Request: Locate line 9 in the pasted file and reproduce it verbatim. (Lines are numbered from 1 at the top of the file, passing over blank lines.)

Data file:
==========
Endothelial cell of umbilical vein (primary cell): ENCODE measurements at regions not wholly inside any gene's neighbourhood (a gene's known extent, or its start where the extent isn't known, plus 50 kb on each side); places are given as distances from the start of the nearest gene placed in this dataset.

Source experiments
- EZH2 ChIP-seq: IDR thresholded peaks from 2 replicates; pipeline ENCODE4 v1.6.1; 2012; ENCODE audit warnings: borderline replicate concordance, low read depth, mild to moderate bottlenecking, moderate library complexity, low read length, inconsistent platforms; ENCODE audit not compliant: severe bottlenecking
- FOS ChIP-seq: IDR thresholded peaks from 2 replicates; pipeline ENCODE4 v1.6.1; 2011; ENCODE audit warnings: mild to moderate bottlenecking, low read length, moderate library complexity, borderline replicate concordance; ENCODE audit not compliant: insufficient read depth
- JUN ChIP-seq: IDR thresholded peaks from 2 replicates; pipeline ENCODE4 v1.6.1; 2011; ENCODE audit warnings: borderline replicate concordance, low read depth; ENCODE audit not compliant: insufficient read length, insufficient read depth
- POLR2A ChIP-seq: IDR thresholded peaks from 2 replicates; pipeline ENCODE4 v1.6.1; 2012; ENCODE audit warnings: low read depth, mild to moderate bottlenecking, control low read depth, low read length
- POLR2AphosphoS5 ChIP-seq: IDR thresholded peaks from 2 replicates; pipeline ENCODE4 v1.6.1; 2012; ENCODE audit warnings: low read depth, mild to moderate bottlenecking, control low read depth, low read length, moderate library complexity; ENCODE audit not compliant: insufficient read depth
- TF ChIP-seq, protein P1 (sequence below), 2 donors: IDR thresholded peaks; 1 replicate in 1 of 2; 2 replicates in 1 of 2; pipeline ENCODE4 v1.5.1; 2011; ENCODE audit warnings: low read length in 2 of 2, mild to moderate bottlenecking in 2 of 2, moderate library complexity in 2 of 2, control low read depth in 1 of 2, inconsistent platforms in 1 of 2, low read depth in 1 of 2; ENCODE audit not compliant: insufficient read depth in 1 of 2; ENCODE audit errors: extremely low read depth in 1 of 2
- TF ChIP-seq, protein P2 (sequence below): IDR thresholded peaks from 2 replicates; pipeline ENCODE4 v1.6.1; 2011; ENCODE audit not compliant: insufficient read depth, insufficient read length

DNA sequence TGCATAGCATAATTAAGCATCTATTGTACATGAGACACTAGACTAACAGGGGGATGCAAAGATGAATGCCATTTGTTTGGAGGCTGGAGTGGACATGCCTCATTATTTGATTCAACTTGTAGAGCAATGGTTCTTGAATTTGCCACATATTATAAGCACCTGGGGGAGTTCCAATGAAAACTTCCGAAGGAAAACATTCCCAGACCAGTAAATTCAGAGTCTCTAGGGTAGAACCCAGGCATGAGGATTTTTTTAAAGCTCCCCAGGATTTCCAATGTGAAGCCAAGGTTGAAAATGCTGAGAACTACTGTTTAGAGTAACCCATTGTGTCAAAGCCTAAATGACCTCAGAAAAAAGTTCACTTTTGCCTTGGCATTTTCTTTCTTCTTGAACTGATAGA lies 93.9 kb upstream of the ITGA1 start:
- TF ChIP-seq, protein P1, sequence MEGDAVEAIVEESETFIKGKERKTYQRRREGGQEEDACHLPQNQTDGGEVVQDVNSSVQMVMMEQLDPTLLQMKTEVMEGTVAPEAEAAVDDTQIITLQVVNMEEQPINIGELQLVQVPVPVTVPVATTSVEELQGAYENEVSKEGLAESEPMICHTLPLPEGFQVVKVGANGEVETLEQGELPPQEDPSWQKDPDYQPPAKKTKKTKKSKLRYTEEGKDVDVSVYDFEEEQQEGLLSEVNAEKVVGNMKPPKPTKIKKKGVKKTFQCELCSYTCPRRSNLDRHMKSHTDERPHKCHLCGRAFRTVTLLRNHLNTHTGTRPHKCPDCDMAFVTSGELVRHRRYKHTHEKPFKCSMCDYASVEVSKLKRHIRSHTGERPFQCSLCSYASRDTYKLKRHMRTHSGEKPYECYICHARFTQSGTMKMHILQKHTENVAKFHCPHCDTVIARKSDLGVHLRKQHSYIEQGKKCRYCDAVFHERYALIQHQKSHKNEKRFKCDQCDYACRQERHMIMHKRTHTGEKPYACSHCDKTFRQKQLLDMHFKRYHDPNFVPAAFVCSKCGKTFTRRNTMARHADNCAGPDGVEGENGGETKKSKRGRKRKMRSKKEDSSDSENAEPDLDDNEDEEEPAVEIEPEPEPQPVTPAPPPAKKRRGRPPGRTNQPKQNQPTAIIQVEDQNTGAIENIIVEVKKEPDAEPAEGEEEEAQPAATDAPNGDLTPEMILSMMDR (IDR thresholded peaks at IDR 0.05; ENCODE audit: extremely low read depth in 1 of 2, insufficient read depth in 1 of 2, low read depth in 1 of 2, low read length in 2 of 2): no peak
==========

- TF ChIP-seq, protein P2 (sequence below): IDR thresholded peaks from 2 replicates; pipeline ENCODE4 v1.6.1; 2011; ENCODE audit not compliant: insufficient read depth, insufficient read length